Danielle Laraque-Arena, MD, FAAP joined The New York Academy of Medicine (NYAM) as a Senior Scholar-in-Residence in 2019. She is President and Professor Emerita of SUNY Upstate Medical University (UMU), Adjunct Professor of Epidemiology at the Mailman School of Public Health, Columbia University and Associate Director of the Injury Free Coalition for Kids, a national program modelled after the Nova award winning program, the Harlem Hospital Injury Prevention program. Dr. Danielle Laraque-Arena, a board-certified pediatrician and child abuse subspecialist, has advanced maternal-child health in underserved and disenfranchised communities, holding multiple leadership positions regionally and nationally. Her current portfolio includes child rights, health disparities and health equity.
Dr. Laraque-Arena earned a Bachelor of Science in Chemistry at the University of California at Los Angeles where she also completed her medical studies with academic support as the Roy Markus Scholar (1977-1981). Her internship and residency were completed at the Children’s Hospital of Philadelphia, University of Pennsylvania where she was also a Robert Wood Johnson Fellow in General Academic Pediatrics (1984-86). Her fellowship research focused on lead poisoning and calcium status in black pre-schoolers. Driven to address the health needs of disadvantaged communities, she accepted her first academic position at the College of Physicians & Surgeons, Columbia University and Harlem Hospital Center where she rose to the rank of Associate Professor (1986-2000). She then accepted a position as Chief of the Division of General Pediatrics at the Mount Sinai School of Medicine. During that period (2000-2010) she was promoted to the position of tenured Professor of Pediatrics and received the endowed chair as the Debra & Leon Black Professor of Pediatrics and became Vice-Chair for Public Policy and Advocacy. Subsequently, she accepted the position of Chair and Vice President of the Maimonides Children’s Hospital of Brooklyn—the first woman and first African-American to hold that position in the 100 year history of the hospital, and was Professor of Pediatrics (Investigator Track, 2010-2015) at Yeshiva University, Bronx, NY. She was appointed the seventh President of SUNY Upstate Medical University on September 10, 2015 and began her tenure in January 2016 and held the positions of tenured Professor of Pediatrics with additional appointments in Psychiatry & Behavioral Sciences and Public Health & Preventive Medicine. She completed her tenure at the university in 2019. She was the first woman and first African-American to hold the position of President at SUNY, UMU.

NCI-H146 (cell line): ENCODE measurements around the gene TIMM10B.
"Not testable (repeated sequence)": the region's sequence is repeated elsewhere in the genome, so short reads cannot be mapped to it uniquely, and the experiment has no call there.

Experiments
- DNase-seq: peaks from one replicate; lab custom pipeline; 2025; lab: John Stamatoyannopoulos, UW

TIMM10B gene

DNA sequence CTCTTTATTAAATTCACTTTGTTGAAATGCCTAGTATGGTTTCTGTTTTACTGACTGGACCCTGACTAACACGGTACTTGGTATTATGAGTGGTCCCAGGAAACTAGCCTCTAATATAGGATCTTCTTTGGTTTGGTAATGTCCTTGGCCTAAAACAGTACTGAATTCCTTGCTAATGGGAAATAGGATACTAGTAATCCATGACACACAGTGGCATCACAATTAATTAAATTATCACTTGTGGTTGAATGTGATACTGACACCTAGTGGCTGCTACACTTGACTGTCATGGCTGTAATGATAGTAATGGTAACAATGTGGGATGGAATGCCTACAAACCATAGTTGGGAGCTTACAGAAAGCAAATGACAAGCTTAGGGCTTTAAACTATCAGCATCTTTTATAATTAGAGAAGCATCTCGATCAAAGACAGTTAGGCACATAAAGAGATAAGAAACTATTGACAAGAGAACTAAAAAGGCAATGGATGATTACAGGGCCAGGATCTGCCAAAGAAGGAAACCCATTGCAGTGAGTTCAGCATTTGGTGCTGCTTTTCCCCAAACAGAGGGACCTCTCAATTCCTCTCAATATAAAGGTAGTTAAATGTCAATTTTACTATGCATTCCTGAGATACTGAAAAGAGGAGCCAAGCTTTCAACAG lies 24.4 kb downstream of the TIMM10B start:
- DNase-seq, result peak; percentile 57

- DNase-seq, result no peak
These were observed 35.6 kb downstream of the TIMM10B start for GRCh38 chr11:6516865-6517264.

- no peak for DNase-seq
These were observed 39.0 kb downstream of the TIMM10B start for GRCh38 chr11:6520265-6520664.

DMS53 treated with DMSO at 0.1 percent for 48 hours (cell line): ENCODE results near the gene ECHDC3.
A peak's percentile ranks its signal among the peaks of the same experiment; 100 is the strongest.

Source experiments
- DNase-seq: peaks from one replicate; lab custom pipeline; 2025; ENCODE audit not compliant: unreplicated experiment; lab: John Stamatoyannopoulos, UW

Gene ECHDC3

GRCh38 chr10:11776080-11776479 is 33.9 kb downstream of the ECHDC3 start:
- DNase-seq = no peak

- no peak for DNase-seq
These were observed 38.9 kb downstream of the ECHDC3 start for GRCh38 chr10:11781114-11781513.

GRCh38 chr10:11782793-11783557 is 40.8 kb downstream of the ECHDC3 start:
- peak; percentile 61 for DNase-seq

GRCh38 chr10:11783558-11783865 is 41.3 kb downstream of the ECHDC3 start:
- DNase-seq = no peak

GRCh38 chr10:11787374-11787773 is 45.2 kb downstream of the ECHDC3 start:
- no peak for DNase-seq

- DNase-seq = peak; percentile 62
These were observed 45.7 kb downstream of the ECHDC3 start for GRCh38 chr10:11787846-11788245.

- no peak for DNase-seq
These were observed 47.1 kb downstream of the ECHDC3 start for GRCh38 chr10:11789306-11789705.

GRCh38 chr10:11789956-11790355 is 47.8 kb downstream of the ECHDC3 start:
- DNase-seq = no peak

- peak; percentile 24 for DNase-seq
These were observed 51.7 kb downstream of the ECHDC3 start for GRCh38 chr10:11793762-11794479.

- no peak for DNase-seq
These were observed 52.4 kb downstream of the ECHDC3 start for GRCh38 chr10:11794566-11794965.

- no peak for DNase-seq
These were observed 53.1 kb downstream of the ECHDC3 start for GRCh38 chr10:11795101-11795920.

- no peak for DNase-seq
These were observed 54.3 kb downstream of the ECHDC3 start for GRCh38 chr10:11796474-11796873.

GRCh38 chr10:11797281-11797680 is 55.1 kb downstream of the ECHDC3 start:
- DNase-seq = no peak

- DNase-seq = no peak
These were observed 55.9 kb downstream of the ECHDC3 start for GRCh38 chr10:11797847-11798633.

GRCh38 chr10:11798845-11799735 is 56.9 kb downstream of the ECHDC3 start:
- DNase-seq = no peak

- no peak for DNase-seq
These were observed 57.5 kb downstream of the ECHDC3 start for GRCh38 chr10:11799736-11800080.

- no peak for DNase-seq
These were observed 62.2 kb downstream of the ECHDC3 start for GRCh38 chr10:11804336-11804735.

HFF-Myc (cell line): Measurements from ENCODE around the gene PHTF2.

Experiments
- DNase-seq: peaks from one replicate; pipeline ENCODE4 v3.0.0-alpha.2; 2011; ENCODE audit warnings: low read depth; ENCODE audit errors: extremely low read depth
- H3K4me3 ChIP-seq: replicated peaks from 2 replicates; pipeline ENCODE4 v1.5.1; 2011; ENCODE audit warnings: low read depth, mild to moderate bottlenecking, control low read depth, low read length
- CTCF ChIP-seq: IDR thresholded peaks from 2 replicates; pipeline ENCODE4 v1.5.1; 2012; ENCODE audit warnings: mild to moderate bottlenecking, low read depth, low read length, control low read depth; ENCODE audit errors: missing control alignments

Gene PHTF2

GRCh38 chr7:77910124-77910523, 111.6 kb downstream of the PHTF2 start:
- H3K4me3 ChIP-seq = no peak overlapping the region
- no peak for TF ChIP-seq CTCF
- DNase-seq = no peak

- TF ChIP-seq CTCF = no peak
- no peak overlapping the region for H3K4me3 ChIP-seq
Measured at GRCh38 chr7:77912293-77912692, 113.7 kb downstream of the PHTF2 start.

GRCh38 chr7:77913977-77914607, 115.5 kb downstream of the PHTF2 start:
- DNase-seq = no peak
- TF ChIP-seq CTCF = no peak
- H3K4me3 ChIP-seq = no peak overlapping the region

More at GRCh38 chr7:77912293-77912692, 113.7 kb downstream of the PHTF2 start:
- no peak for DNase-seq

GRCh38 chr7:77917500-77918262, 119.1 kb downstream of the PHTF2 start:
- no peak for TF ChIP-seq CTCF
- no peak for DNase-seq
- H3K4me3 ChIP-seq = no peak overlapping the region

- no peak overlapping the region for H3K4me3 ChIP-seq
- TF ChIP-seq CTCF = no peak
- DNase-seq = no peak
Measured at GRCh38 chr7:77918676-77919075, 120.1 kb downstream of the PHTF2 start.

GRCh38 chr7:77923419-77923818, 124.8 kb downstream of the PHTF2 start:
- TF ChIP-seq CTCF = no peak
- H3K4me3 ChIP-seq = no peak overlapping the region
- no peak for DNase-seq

Over the past 3 decades, Dr. Laraque-Arena’s scholarly work has focused on adolescent health behaviors, injury prevention, especially related to penetrating trauma, mental health integration in primary care settings, global child health, and medical education resulting in over 100 peer-reviewed manuscripts, multiple chapters and media resource and educational materials. She was continuously funded for 30 years through foundation, state and federal grants. Most recently she has edited the book Principles of Global Child Health: Education and Research (2019) and is senior editor of the book, Leadership, Gender & Race in Healthcare and Medicine: A Case Study Approach (2021). She has mentored hundreds of students and faculty and trained dozens of fellows in general academic pediatrics and child abuse pediatrics. She is the Past President of Academic Pediatric Association (2009-2010), former member of the American Academy of Pediatrics Board of Directors (2012-2016). She was elected as a Fellow of NYAM (2000) and the American Pediatric Society (2005), served on the Institute of Medicine of the National Academies Committee on Integrating Primary Care and Public Health (2011) and Co-Chaired the NYS Governor’s Task Force on Maternal Mortality and Disparate Racial Outcomes (2018-2019). She currently serves on the board of Directors of Prevent Child Abuse America and the Women in Medicine Legacy Foundation.